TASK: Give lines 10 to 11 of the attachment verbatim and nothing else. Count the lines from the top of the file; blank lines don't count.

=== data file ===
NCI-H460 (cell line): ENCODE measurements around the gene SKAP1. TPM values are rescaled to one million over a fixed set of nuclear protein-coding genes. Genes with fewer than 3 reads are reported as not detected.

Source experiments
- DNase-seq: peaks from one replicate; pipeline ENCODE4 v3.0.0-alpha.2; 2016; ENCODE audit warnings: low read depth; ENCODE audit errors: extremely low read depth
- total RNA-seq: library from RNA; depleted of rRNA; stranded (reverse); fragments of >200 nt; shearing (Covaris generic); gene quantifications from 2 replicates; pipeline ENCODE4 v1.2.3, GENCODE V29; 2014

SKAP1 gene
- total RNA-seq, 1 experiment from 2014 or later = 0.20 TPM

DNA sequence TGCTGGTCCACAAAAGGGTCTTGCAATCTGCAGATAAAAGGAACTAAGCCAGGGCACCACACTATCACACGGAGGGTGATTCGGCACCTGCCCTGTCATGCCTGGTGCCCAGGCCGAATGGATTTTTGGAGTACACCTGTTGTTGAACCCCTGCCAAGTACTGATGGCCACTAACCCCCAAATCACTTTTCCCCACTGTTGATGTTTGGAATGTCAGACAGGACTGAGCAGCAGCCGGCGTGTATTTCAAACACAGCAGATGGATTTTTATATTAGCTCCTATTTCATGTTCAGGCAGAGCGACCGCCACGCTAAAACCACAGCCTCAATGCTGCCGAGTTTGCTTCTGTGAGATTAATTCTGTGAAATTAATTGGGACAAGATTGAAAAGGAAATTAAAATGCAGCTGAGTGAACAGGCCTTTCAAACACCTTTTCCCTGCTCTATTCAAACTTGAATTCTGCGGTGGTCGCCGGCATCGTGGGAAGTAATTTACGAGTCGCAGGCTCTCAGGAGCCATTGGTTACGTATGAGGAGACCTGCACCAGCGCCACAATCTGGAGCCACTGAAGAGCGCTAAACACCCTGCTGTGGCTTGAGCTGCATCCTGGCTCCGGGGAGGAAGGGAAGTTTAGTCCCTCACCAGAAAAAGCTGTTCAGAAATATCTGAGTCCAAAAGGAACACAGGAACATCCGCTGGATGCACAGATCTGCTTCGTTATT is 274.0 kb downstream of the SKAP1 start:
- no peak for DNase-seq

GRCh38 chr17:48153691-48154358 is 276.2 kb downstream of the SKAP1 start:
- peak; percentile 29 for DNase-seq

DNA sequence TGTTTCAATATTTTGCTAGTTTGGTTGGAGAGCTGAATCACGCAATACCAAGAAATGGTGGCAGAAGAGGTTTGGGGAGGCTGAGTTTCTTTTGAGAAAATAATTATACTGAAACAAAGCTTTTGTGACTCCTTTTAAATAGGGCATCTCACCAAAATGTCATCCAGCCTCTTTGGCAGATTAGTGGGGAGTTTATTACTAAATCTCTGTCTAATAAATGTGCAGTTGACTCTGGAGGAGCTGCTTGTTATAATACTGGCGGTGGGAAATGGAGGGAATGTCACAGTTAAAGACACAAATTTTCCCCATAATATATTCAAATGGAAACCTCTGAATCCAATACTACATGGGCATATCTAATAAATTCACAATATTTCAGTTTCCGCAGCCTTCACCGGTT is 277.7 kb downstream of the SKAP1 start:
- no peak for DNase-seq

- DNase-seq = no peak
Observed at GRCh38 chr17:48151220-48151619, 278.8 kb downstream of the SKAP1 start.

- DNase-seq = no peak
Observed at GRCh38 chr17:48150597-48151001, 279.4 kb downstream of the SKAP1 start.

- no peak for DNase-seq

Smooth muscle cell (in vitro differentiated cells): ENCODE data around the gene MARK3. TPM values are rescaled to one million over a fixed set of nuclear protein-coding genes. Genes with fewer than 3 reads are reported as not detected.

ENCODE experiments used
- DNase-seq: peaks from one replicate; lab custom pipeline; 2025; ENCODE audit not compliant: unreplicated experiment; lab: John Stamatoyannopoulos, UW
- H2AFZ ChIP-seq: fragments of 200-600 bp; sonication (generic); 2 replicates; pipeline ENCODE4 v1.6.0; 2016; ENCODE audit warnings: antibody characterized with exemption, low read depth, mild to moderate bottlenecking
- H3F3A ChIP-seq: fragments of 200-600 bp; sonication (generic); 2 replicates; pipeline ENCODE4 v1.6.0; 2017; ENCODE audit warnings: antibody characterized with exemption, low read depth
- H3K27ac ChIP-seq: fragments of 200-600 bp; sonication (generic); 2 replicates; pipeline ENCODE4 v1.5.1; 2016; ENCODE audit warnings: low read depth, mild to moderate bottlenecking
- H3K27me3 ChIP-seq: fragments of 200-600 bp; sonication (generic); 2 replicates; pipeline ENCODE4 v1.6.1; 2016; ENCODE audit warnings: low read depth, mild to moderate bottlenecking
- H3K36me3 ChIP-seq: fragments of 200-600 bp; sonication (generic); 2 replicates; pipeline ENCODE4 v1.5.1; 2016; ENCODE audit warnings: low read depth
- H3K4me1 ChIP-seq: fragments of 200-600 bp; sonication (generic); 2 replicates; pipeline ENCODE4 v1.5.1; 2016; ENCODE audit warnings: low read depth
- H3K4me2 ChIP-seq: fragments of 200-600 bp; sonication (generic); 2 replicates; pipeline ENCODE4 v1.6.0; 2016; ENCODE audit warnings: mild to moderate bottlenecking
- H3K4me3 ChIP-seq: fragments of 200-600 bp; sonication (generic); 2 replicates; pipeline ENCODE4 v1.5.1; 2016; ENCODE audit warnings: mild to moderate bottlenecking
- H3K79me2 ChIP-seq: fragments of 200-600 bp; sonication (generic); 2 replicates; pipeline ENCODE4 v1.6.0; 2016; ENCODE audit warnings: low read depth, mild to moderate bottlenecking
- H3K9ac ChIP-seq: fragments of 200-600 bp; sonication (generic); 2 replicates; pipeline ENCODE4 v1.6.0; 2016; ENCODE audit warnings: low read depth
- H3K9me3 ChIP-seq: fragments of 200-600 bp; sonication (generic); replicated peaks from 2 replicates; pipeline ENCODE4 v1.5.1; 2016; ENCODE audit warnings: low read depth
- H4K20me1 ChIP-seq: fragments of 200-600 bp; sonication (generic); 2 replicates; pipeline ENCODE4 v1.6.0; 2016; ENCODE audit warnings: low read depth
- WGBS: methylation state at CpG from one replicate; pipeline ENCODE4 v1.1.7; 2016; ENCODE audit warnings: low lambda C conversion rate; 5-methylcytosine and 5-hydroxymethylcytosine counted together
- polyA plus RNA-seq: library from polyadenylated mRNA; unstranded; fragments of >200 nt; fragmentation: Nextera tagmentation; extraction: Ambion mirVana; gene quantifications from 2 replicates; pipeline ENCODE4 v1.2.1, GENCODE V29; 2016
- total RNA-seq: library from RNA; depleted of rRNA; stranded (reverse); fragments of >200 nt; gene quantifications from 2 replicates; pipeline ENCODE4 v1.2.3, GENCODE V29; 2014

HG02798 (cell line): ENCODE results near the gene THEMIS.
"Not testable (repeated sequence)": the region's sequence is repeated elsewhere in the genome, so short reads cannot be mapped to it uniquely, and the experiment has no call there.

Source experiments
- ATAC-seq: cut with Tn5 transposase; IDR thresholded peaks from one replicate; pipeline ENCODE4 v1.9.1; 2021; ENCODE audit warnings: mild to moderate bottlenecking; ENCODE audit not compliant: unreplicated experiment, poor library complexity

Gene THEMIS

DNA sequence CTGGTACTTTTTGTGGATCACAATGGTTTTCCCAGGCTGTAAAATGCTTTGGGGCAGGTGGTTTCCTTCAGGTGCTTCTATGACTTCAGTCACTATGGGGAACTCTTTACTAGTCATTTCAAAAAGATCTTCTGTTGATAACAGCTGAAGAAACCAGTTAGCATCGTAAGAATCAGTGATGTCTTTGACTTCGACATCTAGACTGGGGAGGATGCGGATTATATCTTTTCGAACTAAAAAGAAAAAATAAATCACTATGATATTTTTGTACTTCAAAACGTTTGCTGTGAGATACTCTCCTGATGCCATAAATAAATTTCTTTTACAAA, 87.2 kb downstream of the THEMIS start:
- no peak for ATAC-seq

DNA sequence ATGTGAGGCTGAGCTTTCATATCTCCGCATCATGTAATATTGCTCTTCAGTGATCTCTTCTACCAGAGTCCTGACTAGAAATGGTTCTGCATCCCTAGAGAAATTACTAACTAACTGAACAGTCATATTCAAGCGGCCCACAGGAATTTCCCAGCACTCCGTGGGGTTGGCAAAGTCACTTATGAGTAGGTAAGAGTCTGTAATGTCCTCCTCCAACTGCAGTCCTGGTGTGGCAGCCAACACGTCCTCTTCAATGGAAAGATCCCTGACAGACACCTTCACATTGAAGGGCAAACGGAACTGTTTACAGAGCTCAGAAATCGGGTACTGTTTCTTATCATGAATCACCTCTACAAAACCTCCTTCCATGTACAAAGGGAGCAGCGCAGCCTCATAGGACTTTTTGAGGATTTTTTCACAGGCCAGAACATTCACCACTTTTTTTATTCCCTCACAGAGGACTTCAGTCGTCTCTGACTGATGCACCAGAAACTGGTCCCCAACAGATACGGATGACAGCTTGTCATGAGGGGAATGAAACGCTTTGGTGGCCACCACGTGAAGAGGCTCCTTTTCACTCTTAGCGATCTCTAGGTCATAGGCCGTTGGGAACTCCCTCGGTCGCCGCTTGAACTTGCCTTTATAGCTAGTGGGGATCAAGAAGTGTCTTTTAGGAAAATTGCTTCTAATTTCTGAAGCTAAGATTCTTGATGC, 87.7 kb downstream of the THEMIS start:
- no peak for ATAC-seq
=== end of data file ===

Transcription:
- peak; percentile 29 for DNase-seq

DNA sequence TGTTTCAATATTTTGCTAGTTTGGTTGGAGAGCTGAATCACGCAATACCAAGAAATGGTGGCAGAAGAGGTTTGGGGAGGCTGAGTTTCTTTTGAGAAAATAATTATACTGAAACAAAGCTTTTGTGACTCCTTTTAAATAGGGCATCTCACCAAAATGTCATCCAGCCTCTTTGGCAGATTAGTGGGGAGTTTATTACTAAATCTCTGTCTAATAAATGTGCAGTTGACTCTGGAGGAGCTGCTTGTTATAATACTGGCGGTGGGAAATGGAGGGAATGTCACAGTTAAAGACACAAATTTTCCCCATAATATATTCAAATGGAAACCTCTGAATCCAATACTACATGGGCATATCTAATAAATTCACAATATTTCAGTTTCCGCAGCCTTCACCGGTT is 277.7 kb downstream of the SKAP1 start: